CONTEST STATUS - Updated: FRI ... 14-JUL-17 @ 8:30 PM EDT

Winter '17 / '18 - Snowfall Forecast Contests
19th Annual 'Regular Season'
Season starts when the first flakes start a'flyin'

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17th Annual 'Season-total'
Entries accepted between 01-NOV-17 and 30-NOV-17
Verification period: 01-DEC-17 through 31-MAR-18

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Winter '16 / '17 - Snowfall Forecast Contests
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18th Annual 'Regular Season'
FINAL results here
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16th Annual 'Season-total'
FINAL results here

Sunday, September 2, 2007

sCAST Launched


News about this LR winter forecast method has dribbled out once and a while over the past few years. Appears the model is ready for prime-time. The sCAST developers have a paper about their model in the current Journal of Climate.

Improved Skill of Northern Hemisphere Winter Surface Temperature Predictions
based on Land-Atmosphere Fall Anomalies
.

Abstract
A statistical forecast model, referred to as the sCAST model, has been developed using observed October mean snow cover and sea level pressure anomalies to predict upcoming winter land surface temperatures for the extra-tropical Northern Hemisphere. In operational forecasts since 1999, snow cover has been used for seven winters and sea level pressure anomalies for three winters. Presented are skill scores for these seven real-time forecasts and also for thirty-three winter hindcasts (1972/73-2004/05). The model demonstrates positive skill over much of the eastern United States and Northern Eurasia; regions that have eluded skillful predictions among the existing major seasonal forecast centers. Comparison with three leading dynamical forecast systems shows that the statistical model produces superior skill for the same regions. Despite the increasing complexity of the dynamical models, they continue to derive their forecast skill predominantly from tropical atmosphere-ocean coupling, in particular from ENSO. Therefore, in the Northern Hemisphere extratropics, away from the influence of ENSO, the sCAST model is expected to outperform the dynamical models into the foreseeable future.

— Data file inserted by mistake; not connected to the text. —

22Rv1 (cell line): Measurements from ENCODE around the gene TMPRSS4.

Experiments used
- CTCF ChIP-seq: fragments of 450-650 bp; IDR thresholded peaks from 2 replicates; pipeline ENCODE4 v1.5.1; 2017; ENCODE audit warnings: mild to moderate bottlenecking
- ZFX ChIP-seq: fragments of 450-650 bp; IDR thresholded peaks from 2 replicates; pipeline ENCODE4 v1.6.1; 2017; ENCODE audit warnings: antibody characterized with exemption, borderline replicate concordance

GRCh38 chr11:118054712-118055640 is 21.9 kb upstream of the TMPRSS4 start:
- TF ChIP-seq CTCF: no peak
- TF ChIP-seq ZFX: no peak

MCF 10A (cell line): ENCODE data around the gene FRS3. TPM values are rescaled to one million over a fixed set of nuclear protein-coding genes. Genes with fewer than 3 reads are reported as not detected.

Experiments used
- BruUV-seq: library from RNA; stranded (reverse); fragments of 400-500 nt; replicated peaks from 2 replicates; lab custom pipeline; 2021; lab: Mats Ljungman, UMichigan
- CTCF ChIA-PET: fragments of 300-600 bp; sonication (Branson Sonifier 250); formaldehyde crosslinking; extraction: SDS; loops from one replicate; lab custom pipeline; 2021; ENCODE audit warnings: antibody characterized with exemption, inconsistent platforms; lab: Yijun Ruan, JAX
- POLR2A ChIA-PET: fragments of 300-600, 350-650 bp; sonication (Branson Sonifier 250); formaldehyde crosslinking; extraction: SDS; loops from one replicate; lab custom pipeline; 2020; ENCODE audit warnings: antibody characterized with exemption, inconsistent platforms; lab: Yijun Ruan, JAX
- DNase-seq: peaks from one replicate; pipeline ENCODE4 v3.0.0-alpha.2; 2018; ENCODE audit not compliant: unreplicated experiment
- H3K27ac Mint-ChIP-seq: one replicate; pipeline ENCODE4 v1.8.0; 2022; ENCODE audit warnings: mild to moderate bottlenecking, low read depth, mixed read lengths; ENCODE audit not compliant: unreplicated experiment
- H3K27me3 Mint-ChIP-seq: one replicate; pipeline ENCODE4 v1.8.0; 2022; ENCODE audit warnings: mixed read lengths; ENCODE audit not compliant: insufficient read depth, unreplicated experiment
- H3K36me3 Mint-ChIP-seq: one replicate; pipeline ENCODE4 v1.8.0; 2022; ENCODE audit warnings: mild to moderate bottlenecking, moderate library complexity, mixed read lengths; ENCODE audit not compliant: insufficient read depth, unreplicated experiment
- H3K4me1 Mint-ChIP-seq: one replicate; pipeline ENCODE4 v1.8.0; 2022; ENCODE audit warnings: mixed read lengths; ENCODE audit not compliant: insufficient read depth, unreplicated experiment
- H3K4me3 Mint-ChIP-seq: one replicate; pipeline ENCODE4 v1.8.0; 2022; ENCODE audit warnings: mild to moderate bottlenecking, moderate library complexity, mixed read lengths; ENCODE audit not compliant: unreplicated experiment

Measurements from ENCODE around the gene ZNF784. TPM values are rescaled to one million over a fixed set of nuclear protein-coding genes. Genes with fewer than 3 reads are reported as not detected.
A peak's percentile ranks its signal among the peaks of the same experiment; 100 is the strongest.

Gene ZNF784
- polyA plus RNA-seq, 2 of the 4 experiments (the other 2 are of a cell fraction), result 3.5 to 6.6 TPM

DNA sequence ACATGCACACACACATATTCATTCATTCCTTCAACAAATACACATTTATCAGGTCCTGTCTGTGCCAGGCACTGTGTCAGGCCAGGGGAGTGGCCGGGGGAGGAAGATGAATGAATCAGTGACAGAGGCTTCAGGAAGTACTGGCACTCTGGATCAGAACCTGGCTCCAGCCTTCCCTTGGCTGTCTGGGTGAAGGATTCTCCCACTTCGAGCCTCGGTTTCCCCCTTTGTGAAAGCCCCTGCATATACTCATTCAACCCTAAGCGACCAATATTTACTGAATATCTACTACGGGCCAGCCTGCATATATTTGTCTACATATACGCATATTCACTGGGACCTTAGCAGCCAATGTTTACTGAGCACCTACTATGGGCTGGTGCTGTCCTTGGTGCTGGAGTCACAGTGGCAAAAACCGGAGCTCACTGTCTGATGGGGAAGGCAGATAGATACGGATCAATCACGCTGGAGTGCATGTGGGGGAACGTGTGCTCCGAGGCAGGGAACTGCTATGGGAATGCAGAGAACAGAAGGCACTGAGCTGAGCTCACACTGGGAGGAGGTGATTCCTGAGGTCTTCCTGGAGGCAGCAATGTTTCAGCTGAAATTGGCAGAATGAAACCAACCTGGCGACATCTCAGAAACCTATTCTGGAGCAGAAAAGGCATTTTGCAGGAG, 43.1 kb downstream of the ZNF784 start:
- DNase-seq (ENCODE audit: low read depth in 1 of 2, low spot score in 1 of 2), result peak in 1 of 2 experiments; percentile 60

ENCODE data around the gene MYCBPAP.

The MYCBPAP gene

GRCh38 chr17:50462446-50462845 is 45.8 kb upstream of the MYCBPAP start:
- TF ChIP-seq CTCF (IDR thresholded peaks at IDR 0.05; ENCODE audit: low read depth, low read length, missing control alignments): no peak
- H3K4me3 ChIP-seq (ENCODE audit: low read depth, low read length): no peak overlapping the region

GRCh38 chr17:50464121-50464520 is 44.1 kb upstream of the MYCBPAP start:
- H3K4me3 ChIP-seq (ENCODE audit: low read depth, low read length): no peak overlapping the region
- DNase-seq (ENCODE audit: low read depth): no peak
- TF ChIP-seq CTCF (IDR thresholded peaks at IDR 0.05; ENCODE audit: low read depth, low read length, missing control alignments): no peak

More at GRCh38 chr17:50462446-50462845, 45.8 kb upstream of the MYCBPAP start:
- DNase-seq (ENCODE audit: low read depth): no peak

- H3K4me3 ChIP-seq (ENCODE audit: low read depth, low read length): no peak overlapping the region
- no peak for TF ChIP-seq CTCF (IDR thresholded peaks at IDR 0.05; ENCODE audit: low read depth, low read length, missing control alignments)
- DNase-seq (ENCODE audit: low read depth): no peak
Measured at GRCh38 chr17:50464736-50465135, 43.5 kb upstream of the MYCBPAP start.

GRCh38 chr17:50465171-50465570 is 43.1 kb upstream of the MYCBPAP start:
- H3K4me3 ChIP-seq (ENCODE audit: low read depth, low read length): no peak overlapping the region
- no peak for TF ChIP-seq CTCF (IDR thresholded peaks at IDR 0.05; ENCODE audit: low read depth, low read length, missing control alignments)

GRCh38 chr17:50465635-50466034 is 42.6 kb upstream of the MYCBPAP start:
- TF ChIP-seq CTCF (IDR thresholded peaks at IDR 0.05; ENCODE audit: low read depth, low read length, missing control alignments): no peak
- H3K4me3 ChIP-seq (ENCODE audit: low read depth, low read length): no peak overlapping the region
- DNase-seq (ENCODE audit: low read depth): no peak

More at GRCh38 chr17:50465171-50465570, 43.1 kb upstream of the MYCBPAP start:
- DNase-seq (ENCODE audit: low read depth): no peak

From TerraDaily...
"(Dr. Judah) Cohen and colleagues outline the link between October snow cover in Siberia and the Northern Hemisphere's winter temperatures, and snowfall.

"October is the month when snow begins to pile up across Siberia. October is also the month that the Siberian high, one of three dominant weather centers across the Northern Hemisphere, forms.

"In years when Siberian snow cover is above normal, a strengthened Siberian high and colder surface temperatures across Northern Eurasia develop in the fall.

""The result is a warming in Earth's stratosphere that occurs in January," said Cohen. "This eventually descends from the stratosphere to Earth's surface over a week or two in January, making for a warmer winter in Northern Hemisphere high latitudes.

"However, in mid-latitudes it turns colder, so winters in the northeastern U.S. and eastern Europe are likely to be colder and snowier than normal."

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